Scientific Method vs. The Design Challenge
At this point you might be thinking: "What is the difference between the scientific method and the design challenge rubric and why do I need both?" It's not an uncommon question so let's see if we can clarify this now.
The design challenge and the scientific method are both processes that share similar qualities. The critical distinguishing feature, however, is the purpose behind each of the processes. The scientific method is a process used for eliminating possible answers to questions. A typical scenario where one might use the scientific method would involve someone making an observation, proposing multiple explanations, designing an experiment that might help eliminate one or more of the explanations, and reflecting on the result. By contrast the design process is used for creating solutions to problems. A typical scenario for the design challenge would start with a problem that needs solving, defining criteria for a successful resolution, devising multiple possible solutions that would meet the success criteria and either selecting a solution or reflecting on changes that might be made to the designs to meet success criteria. A key operational difference is that the design challenge requires that criteria for success be defined while the scientific method does not.
While both are similar, the differences are still real and we need to practice both processes. We'll assert that we use both processes in "real life" all of the time. A physician, for instance, will use both processes interactively as she forms hypotheses that try to determine what might be causing her patient's ailments. She will turn around and use the design process to build a course of treatment that meets certain success criteria. A scientist may be deep into hypothesis generation but he will eventually need to use a design process for building an experiment that will, within certain definable success criteria, help him answer a question.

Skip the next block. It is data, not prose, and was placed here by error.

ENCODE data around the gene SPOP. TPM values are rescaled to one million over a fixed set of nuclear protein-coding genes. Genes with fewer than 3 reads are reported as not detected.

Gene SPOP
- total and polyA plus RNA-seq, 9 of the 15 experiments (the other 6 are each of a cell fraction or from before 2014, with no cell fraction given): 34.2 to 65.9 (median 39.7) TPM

Both processes, while similar, are important to use in different situations and we want to begin getting better at both.
An important note:
Your instructors will propose some functional hypotheses for you to consider that address these broader points. Our hypotheses may sometimes come in the form of statements like, "Thing A exists because of rationale B." To be completely honest, however, in many cases, we don't actually know all of the selective pressures that led to the creation or maintenance of certain cellular structures, and the likelihood that one explanation will fit all cases is slim in biology. The causal linkage/relationship implied by the use of terms like "because" should be treated as good hypotheses rather than objective, concrete, undisputed, factual knowledge. We want you to understand these hypotheses and to be able to discuss the ideas presented in class, but we also want you to indulge your own curiosity and to begin thinking critically about these ideas yourself. Try using the Design Challenge rubric to explore some of your ideas. In the following, we will try to seed questions to encourage this activity.